Transition to Retirement Pensions:

What are they?

Transition to retirement refers to a strategy where those that have met their preservation age use their superannuation to draw an income (called a non-commutable pension), whilst at the same time boosting their superannuation through salary sacrifice. It was introduced by the Australian Government in July 2005 to encourage its workforce to remain working for longer.

The great thing about TTR is that it can be beneficial for those that are wanting to reduce their work hours as well as for those looking to increase their wealth by implementing while remaining in full time work.

How can it benefit you?

Benefits of transition to retirement can include:

  • Tax free income and earnings: Income drawn from, and earnings made within the non-commutable pension fund are tax free for those over the age of 60, whilst being concessionally taxed for those 55 and above
  • Increased superannuation savings: the tax savings you’ll receive can be diverted to your superannuation, resulting in an increased superannuation balance
  • Income boost: receive income from both your superannuation fund as well as your normal salary
  • Reduced work hours: TTR allows you to reduce the number of hours you work, while  maintaining the same level of income
  • Pay less tax: undertaking TTR means you can draw the same income but pay less tax!

Case Study:

It may be easiest to understand how a transition to retirement strategy works by using the following case study:

Consider Jasmine Albas, her date of birth is 01/01/1951, meaning  she is 60 years old. Her salary package is $109,000 (inclusive of the 9% SG Contributions). She would like to continue working full time and then retire at age 65. During this time she would like to boost her superannuation as much as possible, however she does not have a lot of surplus income to do so.

The below table shows the impact of a TTR strategy in relation to her situation:

Item Without TTR Strategy With TTR Strategy

Salary Income $100,000 $100,000
Salary Sacrifice $0 $31,176
Super Guarantee (9%) $9,000 $9,000
TTR Pension Income $0 $19,800
Total Income $100,000 $88,624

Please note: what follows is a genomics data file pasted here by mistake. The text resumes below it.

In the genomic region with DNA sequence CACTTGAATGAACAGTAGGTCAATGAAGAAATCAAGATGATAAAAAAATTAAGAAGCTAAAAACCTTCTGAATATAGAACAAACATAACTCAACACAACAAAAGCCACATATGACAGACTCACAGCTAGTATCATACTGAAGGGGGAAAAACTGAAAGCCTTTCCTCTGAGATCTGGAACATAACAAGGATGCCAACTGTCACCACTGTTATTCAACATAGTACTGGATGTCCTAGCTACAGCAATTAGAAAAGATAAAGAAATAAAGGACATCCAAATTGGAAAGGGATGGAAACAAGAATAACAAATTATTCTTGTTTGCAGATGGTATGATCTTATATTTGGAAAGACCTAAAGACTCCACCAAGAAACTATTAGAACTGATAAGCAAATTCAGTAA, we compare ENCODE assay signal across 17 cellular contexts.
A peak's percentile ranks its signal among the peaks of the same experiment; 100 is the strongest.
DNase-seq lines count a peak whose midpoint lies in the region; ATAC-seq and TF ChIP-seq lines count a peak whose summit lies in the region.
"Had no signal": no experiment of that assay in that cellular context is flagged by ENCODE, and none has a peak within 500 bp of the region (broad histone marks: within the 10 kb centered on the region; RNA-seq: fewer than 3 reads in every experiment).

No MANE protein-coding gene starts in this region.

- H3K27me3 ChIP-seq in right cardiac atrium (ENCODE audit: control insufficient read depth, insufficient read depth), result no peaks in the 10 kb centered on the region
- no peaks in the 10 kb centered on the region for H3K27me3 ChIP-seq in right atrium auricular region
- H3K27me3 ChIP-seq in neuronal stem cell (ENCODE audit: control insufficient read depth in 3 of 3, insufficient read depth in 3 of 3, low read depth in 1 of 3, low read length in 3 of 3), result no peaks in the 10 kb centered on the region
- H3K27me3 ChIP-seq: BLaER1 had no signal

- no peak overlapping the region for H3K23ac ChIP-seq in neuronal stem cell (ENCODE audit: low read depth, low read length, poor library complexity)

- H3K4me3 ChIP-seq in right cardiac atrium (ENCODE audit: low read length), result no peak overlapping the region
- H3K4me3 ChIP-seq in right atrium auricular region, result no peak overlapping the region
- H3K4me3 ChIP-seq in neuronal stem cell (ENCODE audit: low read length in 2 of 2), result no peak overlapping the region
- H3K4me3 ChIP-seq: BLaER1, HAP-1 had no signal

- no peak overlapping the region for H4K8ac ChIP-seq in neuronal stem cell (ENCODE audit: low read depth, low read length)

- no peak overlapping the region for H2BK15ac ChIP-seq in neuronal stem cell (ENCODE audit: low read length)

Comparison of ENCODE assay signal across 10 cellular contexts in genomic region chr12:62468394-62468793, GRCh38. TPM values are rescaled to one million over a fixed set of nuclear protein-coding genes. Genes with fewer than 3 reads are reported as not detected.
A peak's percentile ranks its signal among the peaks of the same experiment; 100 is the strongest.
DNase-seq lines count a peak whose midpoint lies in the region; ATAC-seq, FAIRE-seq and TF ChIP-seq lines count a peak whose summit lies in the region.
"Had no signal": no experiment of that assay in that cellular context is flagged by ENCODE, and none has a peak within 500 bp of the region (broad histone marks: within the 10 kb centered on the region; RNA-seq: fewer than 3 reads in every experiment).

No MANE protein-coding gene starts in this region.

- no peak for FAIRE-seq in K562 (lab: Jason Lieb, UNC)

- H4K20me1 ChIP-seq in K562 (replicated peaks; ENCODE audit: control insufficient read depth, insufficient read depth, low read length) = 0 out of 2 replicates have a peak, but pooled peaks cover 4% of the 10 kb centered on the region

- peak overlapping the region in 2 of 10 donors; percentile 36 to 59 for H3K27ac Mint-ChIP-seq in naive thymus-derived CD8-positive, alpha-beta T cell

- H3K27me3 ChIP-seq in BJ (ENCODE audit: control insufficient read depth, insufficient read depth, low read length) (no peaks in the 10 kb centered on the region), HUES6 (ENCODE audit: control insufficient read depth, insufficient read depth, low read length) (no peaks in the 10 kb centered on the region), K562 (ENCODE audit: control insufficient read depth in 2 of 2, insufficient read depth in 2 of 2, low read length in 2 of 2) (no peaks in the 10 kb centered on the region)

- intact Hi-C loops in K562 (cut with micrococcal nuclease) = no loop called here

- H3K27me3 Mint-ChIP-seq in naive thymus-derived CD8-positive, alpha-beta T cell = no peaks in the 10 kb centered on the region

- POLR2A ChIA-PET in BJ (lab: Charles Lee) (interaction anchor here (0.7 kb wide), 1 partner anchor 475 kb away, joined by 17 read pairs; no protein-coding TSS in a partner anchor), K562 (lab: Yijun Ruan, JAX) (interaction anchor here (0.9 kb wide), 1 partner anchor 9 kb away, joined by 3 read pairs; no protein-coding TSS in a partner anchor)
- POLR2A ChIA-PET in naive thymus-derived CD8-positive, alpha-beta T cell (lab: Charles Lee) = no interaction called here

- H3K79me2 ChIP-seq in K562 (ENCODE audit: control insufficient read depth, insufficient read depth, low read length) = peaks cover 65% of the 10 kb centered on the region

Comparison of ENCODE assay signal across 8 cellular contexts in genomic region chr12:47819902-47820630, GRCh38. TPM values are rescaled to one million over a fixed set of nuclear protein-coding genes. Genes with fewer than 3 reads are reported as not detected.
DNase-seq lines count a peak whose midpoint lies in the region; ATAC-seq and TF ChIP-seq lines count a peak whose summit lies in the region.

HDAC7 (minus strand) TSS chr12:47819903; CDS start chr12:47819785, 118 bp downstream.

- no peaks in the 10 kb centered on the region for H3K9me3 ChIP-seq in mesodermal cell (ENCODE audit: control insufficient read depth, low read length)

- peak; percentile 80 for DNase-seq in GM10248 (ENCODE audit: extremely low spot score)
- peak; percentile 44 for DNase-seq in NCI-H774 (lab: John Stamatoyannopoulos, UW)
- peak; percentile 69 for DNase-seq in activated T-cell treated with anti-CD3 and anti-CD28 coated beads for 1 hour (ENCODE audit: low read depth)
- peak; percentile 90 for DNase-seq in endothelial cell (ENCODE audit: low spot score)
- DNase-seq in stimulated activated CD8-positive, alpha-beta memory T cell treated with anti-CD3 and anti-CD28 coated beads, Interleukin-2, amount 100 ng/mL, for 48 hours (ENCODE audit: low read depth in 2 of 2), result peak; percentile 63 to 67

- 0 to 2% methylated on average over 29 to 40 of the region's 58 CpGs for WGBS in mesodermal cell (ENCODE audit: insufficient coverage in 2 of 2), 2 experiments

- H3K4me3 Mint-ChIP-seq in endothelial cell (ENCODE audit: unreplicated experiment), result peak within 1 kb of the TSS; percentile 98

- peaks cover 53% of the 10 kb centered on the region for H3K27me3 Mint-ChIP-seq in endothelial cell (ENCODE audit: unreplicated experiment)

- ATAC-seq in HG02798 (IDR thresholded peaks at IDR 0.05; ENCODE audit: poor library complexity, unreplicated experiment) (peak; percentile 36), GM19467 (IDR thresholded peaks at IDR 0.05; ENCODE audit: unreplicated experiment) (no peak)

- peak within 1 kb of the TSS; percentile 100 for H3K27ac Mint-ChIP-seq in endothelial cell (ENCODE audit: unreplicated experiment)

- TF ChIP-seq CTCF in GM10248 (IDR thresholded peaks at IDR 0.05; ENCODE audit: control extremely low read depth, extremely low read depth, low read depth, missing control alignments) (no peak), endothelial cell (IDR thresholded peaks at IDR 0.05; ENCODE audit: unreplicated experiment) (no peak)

Taxable Income $100,000 $68,824
PAYG Tax $25,200 $14,291
Medicare Levy $1,500 $1,032
Total Tax Liability $26,700 $15,323
Net Income Received $73,300 $73,301

Under this plan, Jasmine salary sacrifices $31,176 to super and reduces her Salary to $68,824. To supplement her salary, Jasmine commences a transition to retirement pension with $198,000 of her super and takes $19,800 per annum as an income stream. Because Jasmine has reached her preservation age the super income will be tax free. Jasmine will be taxed at her marginal tax rate only on the $68,824. Under the TTR arrangement, Jasmine’s total tax liability is reduced by $11,377 to $15,323, while her net income (cash in hand) remains the same, at $73,301.

The second table shows how the above TTR strategy also boosts Jasmine superannuation savings:

Item Without TTR Strategy With TTR Strategy
Super – start of year balance $200,000 $2,000
Super Guarantee  $9,000 $9,000
Salary Sacrifice contributions $0 $31,176
Contributions tax  -$1,350 -$6,026
Earnings from super (net of fees) $13,551 $1,165
Earnings tax (15%) -$2033 -$174
Super – end of year balance $219,168 $37,140
TTR – start of year balance $0 $198,000
Income drawn from TTR $0 $19,800
Earnings from TTR (net of fees) $0 $12,645
TTR – end of year balance $0 $190,845
Super + TTR – end balance $219,168 $227,985

As you can see from the above, not only has Jasmine saved tax by undertaking TTR, she has also increased the value of her superannuation savings by $8,817 in year one while at the same time maintaining her take home income of $73,301.

Important Note:

There are some restrictions and eligibility criteria for TTR, so if you’d like to find out more about how they might relate to your personal circumstances, please call the office on (08) 9316 3050 to arrange a suitable time for an appointment or to discuss further. By doing so, we’ll assist in explaining TTR in detail and help you decide whether it is appropriate for you. 

This information is of a general nature only and has been provided without taking account of your objectives, financial situation or needs. Because of this, we recommend you consider, with or without the assistance of a financial adviser, whether the information is appropriate in light of your particular needs and circumstances.